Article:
Oasis Songs: Musings from Rav D
Friday, September 12th, 2016 – 8 Elul, 5776
On Sunday, September 18th, from 1-3 pm, Congregation Neveh Shalom is hosting a remarkable conversation entitled, “Open Book: A Talk Across 3 Generations of Rabbis.” It will be an honor to sit and converse with Rabbis Isaak and Stampfer. Between the three of us, we represent over a century of rabbinic practice. One hundred years. What is so remarkable about that span of time is gaining perspective not only on what has changed, but which of our values and practices have proven durable. I hope you will join us. You can find more information here.
Friends, the High Holidays are almost here. It’s a good time to think about any promises or pledges we have not yet fulfilled. Did you make a commitment during a Yizkor service to give tzedekah in the memory of a departed loved one? Promise your children, partner or co-worker something? The clock is ticking.
Shanah tovah u’metukah. A Sweet New Year to you!
It’s begun. Every year around this time, a sort of dread and anxiety washes over me. In the beginning, it would paralyze me. Now I observe it with alternating states of dispassion and curiosity as it cycles around again. If I had to name it, I’d call it the pre-high holiday terrors. Most rabbis I know experience it to some degree, because the stakes are so high.
We are called upon to offer up a message that will speak to everyone. Young and old, learned and unschooled, the spiritually attuned and the psychologically less aware. What does it mean to have to find a message that speaks across this vast landscape of humanity? How can any one person, limited as we all are, say something that can resonate to so many different types of people?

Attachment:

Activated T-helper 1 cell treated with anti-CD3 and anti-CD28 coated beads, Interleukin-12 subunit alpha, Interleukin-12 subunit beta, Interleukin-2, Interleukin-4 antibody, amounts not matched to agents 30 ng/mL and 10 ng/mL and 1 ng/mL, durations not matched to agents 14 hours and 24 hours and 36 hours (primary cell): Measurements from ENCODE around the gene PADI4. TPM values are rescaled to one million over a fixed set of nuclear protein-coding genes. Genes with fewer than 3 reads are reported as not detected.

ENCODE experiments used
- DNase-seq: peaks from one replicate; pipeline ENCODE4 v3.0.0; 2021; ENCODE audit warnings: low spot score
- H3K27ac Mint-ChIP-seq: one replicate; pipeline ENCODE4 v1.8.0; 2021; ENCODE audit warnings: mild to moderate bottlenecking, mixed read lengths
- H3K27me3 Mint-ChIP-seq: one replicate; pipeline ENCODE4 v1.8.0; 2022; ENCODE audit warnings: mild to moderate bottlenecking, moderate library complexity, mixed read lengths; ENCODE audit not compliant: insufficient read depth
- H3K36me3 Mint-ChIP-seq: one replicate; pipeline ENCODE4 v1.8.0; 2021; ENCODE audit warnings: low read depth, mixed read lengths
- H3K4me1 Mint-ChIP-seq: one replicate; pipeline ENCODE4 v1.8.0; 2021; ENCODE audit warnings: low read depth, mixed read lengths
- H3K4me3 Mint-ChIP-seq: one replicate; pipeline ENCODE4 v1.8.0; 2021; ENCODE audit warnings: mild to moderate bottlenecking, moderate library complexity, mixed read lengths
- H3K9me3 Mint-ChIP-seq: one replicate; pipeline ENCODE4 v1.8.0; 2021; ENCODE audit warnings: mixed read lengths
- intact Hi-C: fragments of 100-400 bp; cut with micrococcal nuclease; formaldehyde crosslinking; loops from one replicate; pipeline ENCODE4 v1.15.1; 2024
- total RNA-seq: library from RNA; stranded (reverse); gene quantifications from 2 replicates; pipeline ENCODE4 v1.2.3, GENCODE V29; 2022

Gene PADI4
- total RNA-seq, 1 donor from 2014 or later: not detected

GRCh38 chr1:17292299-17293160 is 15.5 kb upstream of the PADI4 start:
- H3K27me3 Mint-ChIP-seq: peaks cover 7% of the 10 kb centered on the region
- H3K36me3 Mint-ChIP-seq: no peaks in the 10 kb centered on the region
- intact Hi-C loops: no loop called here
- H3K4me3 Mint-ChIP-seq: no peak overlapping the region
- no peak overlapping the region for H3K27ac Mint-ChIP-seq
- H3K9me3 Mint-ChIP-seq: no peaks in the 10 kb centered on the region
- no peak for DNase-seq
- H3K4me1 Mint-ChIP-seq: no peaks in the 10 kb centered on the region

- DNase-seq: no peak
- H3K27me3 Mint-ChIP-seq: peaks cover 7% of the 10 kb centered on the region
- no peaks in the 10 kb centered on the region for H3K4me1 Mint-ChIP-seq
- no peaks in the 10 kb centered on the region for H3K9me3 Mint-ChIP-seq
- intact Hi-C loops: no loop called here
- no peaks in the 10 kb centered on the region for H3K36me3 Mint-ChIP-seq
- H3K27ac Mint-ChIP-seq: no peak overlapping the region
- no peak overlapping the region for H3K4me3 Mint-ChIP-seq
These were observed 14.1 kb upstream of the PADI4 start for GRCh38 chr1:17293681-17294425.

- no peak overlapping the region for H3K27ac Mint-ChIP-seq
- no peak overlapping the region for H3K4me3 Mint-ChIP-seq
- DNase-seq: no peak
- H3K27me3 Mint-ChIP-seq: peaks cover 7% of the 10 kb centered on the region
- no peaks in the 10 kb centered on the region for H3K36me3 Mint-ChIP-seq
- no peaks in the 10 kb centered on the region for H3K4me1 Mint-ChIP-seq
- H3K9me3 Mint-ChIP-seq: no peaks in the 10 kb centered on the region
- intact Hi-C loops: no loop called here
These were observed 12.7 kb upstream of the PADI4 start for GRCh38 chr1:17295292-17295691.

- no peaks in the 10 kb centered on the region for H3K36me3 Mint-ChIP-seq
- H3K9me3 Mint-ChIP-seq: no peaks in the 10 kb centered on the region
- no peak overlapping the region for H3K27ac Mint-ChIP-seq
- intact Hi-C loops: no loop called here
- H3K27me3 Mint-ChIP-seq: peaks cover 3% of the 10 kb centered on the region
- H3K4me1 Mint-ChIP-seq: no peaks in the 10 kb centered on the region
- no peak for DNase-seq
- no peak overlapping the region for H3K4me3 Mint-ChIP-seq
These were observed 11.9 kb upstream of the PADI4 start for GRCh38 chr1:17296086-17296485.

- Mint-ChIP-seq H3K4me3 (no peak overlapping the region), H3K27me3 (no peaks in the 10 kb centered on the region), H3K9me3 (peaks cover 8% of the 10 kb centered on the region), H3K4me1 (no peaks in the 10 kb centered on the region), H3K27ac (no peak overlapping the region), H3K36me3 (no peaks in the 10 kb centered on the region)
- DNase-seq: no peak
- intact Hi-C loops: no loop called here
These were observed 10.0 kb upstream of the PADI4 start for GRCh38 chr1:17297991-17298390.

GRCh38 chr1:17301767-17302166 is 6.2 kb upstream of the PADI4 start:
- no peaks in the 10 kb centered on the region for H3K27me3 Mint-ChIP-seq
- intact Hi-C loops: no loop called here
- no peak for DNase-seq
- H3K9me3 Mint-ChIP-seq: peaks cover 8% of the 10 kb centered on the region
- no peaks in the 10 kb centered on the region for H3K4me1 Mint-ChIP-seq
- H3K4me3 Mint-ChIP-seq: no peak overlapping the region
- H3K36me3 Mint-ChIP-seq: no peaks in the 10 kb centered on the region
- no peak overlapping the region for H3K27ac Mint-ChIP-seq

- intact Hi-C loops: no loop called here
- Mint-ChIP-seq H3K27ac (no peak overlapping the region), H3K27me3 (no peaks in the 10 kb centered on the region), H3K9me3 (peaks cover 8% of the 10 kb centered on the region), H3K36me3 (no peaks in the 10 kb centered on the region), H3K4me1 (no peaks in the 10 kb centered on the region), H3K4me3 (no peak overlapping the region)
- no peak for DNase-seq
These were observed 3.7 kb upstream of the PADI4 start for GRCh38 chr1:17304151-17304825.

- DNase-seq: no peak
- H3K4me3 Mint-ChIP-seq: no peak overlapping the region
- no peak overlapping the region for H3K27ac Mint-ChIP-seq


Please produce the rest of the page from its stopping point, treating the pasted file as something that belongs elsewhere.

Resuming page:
Adding to this pressure, rabbis are well aware that for so many Jews, this will be their one taste of Yiddishkeit for the year. We want–I want–their experience to be a positive one, an uplifting one. I want to be accessible, while challenging people to enhance their moral, spiritual and intellectual sides in the hope that this will lead to action and a change of heart. What an impossibly herculean task to set for oneself!
The strange thing is, I have learned to welcome this yearly burden. You see, the only way you can ever possibly say something that will touch others deeply is first to be touched yourself. Each year at this time, I find myself peering deeply at myself, staring at my neuroses, which I can so handily push away the rest of the year. Isn’t that the purpose of the high holidays? They are so terribly important, but only if we approach them with as much awareness as we can muster.
So this pit of yearly dread forces me back upon memories. Just this past week, I was busy cleaning up and ordering my home library. That’s also part of my high holiday preparation. If I am going to open up the floodgates of chaos that lurk on the inside of every human being, my surroundings better be well-ordered.
Straightening all my books, getting the spines to line up evenly, I stumbled upon the slim cardboard sleeve where I store all of the old photographs and newspaper articles I have of my father. What you have to understand about my dad is how grounded an individual he always seemed to me. I lived in one house my entire childhood, and my dad seemed as certain as its walls. Like bedrock, he was my unmovable object, utterly dependable, both in the ways I could reach him, and in the ways he was beyond contact–emotionally protected and somewhat distant in the ways men of his generation often were.